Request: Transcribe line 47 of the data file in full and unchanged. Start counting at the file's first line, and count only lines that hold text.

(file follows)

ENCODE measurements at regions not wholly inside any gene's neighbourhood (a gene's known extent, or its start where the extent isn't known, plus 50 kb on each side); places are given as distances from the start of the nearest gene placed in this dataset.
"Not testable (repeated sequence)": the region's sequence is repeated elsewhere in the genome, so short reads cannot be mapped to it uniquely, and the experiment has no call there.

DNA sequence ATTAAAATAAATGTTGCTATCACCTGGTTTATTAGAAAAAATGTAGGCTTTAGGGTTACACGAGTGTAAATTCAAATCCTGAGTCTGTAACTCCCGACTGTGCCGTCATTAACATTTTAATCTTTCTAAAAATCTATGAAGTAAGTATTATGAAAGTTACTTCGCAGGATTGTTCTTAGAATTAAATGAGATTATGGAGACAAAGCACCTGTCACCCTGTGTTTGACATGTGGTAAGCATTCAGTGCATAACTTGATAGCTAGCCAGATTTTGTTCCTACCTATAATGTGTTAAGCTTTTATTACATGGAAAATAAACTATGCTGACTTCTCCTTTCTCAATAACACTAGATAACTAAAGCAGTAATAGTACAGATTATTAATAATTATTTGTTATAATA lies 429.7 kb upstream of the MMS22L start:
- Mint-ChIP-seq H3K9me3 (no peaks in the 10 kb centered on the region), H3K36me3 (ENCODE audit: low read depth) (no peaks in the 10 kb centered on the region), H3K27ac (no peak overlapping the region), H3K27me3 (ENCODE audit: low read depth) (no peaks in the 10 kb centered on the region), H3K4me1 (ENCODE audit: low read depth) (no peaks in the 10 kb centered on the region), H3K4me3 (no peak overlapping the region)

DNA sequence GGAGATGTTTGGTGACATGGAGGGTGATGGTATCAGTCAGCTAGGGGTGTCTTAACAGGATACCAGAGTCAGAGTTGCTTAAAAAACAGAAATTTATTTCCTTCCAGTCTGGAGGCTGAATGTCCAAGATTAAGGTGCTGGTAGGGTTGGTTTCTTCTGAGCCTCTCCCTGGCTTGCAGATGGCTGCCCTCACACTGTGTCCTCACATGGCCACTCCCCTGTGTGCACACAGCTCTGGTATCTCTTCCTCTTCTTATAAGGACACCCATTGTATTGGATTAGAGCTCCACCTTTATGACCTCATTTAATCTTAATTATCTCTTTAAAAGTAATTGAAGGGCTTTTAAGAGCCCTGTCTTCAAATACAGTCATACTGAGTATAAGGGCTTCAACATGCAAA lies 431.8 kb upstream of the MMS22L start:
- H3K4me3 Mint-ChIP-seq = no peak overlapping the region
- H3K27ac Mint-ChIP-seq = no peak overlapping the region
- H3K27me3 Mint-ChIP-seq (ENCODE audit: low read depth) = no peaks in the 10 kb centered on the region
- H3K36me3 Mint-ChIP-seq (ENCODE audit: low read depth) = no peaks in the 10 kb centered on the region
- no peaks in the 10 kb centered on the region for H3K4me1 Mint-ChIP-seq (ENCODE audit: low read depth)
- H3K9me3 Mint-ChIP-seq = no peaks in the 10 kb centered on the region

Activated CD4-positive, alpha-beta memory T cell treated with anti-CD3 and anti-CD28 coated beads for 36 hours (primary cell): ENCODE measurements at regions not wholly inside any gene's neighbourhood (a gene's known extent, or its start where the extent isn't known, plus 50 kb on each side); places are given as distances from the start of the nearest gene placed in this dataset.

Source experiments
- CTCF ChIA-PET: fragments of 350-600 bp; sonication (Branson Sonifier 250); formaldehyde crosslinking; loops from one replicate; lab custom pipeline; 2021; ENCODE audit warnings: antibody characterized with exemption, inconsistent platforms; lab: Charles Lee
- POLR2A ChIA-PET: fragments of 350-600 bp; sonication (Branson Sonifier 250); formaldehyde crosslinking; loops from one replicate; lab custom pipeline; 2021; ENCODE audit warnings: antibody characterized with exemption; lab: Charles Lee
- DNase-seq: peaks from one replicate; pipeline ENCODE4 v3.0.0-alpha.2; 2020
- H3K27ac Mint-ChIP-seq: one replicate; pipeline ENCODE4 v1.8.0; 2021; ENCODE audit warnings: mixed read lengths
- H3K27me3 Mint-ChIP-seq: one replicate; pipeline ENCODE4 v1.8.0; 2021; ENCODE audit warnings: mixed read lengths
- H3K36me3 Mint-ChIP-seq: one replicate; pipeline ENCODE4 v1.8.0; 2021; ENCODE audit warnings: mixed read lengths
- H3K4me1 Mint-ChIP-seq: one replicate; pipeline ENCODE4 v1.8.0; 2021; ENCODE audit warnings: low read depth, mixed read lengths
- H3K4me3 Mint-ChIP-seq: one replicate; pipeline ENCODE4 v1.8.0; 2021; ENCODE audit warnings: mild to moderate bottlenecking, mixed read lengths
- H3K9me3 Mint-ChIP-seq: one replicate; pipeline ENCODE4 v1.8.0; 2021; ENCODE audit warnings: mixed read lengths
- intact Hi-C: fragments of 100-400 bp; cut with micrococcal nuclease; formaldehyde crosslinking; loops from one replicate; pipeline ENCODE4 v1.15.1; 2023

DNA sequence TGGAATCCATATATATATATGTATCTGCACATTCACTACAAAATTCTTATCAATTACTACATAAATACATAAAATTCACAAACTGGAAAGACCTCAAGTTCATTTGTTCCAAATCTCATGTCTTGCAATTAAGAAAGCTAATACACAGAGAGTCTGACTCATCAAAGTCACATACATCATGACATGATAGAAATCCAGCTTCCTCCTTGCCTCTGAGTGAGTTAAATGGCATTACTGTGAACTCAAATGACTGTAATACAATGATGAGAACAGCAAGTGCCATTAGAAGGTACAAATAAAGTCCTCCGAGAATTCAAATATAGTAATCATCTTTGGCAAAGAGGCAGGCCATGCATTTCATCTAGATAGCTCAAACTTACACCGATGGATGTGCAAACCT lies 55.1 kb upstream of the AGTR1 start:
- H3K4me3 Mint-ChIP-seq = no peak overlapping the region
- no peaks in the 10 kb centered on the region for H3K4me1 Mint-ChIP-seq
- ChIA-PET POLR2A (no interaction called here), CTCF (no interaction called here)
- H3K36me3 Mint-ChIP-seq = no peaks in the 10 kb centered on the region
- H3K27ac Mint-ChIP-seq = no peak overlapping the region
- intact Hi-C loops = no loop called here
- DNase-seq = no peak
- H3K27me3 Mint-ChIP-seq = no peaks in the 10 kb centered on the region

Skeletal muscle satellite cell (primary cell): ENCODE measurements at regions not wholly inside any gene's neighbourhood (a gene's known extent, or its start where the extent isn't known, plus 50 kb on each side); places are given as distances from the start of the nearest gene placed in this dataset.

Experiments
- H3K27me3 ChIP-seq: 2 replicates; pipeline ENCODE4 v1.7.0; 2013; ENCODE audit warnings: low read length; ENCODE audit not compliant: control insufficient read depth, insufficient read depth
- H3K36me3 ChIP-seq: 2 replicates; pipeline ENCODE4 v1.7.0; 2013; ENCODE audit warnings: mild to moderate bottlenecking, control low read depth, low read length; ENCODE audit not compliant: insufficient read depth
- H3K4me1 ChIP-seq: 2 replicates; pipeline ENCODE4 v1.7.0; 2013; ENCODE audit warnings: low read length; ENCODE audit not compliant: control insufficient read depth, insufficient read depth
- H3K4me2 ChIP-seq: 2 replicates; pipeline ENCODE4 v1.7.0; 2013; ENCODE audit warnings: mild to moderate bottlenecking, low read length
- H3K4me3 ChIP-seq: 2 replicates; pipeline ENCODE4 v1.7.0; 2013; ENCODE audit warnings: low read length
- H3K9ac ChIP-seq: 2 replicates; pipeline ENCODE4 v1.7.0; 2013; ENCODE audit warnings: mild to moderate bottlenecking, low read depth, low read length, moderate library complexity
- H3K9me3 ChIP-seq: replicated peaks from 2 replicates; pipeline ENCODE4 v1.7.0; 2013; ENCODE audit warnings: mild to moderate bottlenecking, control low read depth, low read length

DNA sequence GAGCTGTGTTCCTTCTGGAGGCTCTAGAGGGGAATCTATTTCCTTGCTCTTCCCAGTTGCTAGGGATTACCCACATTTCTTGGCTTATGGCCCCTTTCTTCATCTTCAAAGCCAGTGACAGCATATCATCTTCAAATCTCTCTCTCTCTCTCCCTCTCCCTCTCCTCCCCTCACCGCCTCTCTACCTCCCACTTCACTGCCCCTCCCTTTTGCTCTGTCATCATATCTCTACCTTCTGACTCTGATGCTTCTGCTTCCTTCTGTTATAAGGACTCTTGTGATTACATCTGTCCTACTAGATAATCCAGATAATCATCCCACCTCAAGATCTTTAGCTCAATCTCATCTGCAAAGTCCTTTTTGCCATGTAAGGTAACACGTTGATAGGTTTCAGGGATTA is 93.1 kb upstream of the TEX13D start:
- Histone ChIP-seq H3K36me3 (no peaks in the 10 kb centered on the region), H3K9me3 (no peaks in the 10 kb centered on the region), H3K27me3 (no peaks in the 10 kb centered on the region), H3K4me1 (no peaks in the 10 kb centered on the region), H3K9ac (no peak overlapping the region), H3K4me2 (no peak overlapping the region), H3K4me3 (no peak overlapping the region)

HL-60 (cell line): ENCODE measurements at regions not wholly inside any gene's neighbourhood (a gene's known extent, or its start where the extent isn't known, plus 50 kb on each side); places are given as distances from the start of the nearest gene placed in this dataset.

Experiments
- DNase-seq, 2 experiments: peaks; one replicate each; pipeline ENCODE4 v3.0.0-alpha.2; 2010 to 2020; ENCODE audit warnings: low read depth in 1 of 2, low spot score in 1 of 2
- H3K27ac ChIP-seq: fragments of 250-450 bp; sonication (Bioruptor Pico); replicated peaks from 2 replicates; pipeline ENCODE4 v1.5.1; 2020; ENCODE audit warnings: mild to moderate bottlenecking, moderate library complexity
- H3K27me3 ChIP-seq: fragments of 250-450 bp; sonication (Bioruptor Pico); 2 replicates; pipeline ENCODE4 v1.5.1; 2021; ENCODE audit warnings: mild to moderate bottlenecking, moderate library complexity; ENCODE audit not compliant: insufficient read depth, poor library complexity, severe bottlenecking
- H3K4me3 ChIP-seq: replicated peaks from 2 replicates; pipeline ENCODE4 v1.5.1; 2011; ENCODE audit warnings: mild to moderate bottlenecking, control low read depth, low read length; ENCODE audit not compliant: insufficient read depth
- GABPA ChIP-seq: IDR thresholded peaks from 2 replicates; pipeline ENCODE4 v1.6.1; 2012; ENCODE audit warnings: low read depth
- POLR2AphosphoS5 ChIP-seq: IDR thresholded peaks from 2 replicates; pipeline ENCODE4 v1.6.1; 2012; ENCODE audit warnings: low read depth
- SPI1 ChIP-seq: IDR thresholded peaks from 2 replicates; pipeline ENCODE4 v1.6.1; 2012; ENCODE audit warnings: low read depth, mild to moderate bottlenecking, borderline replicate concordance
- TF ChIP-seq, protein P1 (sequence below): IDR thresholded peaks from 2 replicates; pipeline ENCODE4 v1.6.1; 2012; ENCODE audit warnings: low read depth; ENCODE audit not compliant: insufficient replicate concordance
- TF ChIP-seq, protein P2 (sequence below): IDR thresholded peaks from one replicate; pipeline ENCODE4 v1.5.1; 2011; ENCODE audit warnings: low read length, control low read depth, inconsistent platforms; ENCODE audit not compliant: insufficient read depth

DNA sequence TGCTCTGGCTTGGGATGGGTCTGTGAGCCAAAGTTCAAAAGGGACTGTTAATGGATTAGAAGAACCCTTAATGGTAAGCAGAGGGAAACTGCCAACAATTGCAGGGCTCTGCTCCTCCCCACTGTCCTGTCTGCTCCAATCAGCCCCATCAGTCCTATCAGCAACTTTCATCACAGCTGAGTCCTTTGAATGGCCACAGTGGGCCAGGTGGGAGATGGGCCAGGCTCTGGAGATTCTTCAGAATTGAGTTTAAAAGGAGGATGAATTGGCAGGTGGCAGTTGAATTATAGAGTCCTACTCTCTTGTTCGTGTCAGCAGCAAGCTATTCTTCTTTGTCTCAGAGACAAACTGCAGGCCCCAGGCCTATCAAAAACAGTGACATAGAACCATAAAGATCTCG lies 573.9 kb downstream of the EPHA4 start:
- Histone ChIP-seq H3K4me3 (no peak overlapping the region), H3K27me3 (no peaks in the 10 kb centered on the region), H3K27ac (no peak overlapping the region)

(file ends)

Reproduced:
- H3K27ac ChIP-seq: fragments of 250-450 bp; sonication (Bioruptor Pico); replicated peaks from 2 replicates; pipeline ENCODE4 v1.5.1; 2020; ENCODE audit warnings: mild to moderate bottlenecking, moderate library complexity